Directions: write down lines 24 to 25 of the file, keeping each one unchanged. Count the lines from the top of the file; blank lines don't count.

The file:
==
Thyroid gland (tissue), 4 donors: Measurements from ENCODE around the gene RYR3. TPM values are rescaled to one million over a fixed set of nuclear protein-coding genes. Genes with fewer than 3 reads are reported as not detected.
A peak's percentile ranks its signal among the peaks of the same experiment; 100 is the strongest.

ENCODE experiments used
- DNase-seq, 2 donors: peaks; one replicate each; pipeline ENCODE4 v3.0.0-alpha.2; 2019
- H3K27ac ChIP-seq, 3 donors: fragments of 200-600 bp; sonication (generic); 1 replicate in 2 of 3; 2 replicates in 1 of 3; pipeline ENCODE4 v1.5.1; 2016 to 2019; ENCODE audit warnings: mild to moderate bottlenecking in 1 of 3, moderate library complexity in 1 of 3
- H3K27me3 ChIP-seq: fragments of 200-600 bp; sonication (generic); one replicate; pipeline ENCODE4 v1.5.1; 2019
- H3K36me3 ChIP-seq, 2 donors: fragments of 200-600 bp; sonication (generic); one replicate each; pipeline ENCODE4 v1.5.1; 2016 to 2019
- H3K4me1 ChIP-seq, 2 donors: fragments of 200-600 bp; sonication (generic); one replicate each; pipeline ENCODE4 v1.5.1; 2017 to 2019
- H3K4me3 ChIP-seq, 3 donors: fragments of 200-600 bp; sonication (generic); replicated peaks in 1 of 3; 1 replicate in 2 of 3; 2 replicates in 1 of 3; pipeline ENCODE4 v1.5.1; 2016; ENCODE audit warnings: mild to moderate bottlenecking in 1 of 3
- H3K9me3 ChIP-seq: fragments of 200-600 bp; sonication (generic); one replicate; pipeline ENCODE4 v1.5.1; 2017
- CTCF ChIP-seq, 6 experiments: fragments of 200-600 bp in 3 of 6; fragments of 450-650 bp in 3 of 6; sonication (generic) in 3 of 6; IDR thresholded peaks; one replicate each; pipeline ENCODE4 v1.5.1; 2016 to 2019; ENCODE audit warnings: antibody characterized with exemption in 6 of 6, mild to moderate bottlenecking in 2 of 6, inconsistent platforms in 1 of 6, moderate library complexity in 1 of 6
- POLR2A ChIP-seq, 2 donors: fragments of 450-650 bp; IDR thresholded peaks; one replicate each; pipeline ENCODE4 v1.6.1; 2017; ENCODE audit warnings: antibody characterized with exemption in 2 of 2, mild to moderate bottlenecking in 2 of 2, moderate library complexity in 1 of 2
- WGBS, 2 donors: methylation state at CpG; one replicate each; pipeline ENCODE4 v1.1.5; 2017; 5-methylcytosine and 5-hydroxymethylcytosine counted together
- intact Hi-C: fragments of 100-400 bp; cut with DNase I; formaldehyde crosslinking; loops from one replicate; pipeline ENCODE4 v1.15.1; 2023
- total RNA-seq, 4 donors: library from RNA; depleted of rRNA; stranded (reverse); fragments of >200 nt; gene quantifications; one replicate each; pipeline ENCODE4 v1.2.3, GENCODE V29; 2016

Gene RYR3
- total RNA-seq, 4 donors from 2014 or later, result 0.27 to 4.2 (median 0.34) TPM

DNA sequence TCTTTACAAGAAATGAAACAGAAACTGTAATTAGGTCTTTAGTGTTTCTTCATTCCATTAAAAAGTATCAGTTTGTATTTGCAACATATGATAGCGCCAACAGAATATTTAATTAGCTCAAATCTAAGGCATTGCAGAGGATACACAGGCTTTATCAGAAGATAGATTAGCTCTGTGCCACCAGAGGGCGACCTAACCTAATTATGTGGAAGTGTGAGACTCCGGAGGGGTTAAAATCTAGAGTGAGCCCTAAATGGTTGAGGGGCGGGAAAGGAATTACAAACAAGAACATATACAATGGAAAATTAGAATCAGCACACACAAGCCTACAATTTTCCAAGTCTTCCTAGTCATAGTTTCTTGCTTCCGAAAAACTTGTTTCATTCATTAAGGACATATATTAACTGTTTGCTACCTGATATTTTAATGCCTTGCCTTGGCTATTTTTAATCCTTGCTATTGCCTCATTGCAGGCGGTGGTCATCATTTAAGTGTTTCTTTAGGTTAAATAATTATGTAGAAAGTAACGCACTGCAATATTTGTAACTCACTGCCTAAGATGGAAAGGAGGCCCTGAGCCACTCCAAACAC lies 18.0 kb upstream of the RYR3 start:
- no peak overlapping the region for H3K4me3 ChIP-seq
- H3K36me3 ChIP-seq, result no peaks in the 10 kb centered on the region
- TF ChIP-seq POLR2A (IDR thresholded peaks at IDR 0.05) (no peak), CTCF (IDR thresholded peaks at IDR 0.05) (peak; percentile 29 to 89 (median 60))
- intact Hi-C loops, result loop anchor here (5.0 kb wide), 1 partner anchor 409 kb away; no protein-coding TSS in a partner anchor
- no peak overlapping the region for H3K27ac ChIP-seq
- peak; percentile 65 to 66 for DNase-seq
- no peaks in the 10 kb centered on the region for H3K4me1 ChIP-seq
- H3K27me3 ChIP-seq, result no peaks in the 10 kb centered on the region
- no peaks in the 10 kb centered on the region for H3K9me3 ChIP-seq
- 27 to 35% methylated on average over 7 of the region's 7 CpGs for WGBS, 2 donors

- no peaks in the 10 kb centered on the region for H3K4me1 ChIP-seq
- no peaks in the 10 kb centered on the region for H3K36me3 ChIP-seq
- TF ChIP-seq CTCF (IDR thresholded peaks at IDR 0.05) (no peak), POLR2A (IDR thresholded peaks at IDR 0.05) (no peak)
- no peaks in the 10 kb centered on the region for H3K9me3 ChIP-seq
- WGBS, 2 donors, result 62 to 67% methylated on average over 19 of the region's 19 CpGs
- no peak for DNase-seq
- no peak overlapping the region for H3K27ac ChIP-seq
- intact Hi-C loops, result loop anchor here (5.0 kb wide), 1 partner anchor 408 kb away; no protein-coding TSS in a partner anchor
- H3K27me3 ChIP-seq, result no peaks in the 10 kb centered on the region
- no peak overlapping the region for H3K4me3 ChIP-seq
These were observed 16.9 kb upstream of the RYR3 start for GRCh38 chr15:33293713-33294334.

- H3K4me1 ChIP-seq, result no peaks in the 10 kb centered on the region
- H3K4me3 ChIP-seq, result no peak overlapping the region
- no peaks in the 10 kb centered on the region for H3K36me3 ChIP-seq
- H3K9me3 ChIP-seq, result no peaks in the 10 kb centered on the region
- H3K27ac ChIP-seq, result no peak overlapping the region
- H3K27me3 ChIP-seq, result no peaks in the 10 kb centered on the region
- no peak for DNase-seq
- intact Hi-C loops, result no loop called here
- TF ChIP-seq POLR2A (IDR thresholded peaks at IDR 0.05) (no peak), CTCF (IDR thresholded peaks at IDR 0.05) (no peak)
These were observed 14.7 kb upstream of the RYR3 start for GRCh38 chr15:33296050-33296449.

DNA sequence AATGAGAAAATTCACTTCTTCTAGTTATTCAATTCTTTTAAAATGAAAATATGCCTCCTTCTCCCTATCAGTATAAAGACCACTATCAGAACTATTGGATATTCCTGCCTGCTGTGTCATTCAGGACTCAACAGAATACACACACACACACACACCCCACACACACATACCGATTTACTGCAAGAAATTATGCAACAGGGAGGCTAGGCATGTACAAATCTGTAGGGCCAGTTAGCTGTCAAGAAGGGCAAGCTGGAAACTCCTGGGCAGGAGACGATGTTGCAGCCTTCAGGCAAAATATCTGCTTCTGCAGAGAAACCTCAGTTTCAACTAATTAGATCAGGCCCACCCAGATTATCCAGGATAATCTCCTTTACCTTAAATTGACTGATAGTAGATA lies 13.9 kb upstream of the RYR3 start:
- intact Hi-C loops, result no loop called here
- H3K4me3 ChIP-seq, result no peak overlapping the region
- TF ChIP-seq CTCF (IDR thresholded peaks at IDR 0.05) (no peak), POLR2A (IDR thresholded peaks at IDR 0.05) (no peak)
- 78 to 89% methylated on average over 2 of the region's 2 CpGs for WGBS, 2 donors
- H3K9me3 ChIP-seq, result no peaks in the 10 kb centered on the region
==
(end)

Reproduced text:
- peak; percentile 65 to 66 for DNase-seq
- no peaks in the 10 kb centered on the region for H3K4me1 ChIP-seq